Follow this procedure in order to get back a certified copy of the property document

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Legal documents are absolutely crucial when it comes to property related transactions. For instance, the sales deed is a proof of purchase and enumerates various important aspects of the property and transfer of ownership. So, without it, the property is legally unsafe to buy and technically also, unfit to be transacted.

If you are unable to locate your documents despite rummaging through your house, you can follow this procedure in order to get back a certified copy of the property document:

Step 1: Lodge a police complaint. The minute you realise that property documents have been lost, lodge an FIR immediately. “Lodging a police complaint is very crucial because a sale deed determines the ownership transfer after paying the required stamp duty. The deed is typed on a stamp paper which can’t be made again but can be copied,” says a real estate lawyer. Keep the FIR copy safely with you, as at the time of sale, buyers may ask for that as well.

Step 2: Give an advertisement in newspapers. Two notifications in two newspapers (one in an English newspaper and one in local daily) under the seal of a lawyer has to be given. “The notification usually states that for any issues or claim, if the copy is found it has to be returned to the owner/ lawyer,” says a real estate expert. Then wait for 15 days to see if anybody finds it and returns it.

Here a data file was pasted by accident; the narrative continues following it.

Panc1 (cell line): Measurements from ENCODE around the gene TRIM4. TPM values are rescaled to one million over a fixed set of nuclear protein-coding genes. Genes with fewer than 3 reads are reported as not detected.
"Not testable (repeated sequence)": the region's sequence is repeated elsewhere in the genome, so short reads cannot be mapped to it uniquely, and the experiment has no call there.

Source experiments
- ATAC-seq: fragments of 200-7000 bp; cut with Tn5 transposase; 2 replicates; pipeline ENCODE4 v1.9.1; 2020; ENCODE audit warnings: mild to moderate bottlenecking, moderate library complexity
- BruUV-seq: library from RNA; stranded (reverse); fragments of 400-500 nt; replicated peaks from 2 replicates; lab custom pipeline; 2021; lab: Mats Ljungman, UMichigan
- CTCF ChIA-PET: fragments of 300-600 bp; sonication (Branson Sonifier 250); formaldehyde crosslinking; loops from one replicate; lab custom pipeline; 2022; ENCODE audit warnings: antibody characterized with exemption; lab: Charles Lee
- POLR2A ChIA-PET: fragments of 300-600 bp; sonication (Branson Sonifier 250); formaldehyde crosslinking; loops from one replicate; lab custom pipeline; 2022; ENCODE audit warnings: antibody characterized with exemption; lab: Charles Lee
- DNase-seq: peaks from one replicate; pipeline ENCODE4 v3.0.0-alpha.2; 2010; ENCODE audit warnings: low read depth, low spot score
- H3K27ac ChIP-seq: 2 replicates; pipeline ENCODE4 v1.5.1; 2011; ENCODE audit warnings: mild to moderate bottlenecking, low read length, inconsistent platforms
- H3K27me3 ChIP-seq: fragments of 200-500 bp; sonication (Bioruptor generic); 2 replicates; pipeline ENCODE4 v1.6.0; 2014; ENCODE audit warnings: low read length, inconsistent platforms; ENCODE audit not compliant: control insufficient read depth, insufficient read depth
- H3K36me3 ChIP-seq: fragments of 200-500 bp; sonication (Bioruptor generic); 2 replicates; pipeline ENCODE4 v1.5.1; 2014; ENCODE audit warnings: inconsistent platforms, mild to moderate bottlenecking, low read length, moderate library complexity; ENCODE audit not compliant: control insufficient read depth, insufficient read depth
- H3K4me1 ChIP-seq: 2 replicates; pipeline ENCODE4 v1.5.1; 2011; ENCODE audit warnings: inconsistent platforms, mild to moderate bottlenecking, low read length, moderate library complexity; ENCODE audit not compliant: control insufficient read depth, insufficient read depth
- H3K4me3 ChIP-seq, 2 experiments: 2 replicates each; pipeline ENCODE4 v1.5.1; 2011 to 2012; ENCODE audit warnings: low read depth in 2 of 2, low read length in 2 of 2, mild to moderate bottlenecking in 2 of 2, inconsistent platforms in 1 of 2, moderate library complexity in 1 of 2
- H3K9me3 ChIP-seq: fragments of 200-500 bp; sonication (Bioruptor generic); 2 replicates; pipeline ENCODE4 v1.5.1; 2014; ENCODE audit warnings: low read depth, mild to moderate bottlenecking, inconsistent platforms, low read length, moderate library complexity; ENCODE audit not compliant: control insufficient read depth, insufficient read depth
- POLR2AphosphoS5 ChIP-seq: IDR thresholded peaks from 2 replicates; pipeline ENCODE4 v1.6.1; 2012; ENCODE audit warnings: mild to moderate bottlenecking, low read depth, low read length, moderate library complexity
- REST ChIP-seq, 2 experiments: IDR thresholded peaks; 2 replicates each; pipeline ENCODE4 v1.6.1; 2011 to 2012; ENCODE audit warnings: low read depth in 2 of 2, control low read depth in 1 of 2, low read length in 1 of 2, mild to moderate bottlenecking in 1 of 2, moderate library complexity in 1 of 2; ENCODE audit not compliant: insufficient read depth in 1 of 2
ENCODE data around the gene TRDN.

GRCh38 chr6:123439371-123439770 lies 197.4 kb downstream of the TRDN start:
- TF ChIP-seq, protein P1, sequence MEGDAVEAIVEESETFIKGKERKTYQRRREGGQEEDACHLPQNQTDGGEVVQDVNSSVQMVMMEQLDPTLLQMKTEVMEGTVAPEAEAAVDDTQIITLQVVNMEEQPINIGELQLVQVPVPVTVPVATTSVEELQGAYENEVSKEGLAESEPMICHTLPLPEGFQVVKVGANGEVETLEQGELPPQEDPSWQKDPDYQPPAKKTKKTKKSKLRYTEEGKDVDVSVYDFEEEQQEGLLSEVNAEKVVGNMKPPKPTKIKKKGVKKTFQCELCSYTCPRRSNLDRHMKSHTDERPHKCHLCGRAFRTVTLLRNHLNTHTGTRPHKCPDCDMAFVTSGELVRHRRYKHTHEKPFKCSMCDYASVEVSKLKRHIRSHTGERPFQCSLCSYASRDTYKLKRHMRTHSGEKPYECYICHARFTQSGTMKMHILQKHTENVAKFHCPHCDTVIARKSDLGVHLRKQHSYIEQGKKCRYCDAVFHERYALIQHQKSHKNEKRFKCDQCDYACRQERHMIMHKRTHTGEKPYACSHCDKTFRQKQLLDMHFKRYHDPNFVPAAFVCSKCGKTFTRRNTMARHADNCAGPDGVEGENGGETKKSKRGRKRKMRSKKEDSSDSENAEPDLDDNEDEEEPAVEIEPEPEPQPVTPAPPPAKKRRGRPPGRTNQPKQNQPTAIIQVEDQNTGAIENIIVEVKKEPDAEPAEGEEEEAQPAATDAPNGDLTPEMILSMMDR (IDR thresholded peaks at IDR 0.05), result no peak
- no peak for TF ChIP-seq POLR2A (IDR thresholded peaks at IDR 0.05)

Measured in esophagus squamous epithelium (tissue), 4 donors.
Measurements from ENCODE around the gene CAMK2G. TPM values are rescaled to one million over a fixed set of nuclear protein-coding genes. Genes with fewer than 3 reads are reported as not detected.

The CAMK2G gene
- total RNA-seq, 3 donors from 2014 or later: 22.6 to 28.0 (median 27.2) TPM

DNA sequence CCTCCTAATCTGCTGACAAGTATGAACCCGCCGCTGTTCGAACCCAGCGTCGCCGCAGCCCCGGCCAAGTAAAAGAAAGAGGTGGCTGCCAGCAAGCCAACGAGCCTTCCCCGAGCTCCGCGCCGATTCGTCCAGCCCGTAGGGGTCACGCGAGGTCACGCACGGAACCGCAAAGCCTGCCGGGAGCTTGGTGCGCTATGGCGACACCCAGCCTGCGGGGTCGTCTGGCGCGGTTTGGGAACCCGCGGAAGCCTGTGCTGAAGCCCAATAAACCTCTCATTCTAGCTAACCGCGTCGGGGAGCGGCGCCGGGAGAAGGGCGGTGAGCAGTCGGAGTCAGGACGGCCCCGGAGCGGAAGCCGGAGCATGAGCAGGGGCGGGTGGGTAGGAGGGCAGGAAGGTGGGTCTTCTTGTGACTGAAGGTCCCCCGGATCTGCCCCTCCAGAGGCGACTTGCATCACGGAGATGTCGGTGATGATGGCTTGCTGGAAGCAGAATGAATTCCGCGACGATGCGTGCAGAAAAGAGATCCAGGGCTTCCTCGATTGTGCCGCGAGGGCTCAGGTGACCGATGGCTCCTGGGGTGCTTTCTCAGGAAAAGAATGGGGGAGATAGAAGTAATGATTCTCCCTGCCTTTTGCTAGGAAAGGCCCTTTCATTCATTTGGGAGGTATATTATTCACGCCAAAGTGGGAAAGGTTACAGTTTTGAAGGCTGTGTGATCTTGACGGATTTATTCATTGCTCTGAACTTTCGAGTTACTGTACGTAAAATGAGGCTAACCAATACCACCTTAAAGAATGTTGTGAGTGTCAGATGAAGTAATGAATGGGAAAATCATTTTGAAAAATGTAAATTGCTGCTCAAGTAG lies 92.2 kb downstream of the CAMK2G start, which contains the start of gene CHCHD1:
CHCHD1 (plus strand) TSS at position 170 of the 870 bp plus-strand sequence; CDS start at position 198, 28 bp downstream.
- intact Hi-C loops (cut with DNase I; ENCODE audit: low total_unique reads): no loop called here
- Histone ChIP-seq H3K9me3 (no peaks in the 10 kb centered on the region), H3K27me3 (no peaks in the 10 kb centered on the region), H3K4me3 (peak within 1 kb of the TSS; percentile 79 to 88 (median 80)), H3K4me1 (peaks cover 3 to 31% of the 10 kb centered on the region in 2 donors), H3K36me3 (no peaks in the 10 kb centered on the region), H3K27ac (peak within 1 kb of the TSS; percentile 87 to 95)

Step 3: In case of a flat, you can furnish the copy of the police complaint to the Residents’ Welfare Association (RWA) seeking a duplicate share certificate. If the application gets approved, the RWA issues you a share certificate after charging a nominal fee. It’s advisable to also ask for an NOC (non-objection certificate) from them as it will help you while transacting the property at a later stage.

Step 4: Register with a notary. The next step is to notarise the loss of document on a stamp paper. Along with the two newspaper advertisements and the copy of the FIR, get the documents attested and registered with a notary. “The documents are attested and registered with the notary to ensure that your undertaking becomes legal,” explains a lawyer.

Step 5: Seek a true copy from the sub-registrar’s office. With the copy of the FIR and clippings of the newspaper notifications, the next step is to write to the concerned sub-registrar seeking issuance of a certified copy. “A sales deed has two copies. One copy lies with the purchaser while the other copy lies with the registrar. If the sales deed gets lost or stolen, the registrar issues the certified copy,” says the real estate lawyer. The letter, along with the relevant Application Form 22 (which can be downloaded from the department’s website), is to be submitted. Documents such as identity proof, FIR copy, passport and utility connections bill also have to be submitted.

After paying a nominal fee, the certified copy is granted in a couple of days.

Source: Times Property, The Times of India, Chennai